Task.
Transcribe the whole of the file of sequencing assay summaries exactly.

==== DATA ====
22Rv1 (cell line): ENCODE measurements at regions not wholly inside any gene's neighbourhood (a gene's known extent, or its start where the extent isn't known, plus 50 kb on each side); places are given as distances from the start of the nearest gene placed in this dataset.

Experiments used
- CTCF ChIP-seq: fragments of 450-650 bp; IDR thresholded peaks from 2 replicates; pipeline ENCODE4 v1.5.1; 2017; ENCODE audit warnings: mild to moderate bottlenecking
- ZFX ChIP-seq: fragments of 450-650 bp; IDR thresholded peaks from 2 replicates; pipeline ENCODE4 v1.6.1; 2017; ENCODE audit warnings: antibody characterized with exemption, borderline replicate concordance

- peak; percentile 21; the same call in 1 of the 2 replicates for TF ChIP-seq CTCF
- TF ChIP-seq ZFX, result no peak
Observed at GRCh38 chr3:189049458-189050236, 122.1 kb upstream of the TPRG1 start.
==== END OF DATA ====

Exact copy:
22Rv1 (cell line): ENCODE measurements at regions not wholly inside any gene's neighbourhood (a gene's known extent, or its start where the extent isn't known, plus 50 kb on each side); places are given as distances from the start of the nearest gene placed in this dataset.

Experiments used
- CTCF ChIP-seq: fragments of 450-650 bp; IDR thresholded peaks from 2 replicates; pipeline ENCODE4 v1.5.1; 2017; ENCODE audit warnings: mild to moderate bottlenecking
- ZFX ChIP-seq: fragments of 450-650 bp; IDR thresholded peaks from 2 replicates; pipeline ENCODE4 v1.6.1; 2017; ENCODE audit warnings: antibody characterized with exemption, borderline replicate concordance

- peak; percentile 21; the same call in 1 of the 2 replicates for TF ChIP-seq CTCF
- TF ChIP-seq ZFX, result no peak
Observed at GRCh38 chr3:189049458-189050236, 122.1 kb upstream of the TPRG1 start.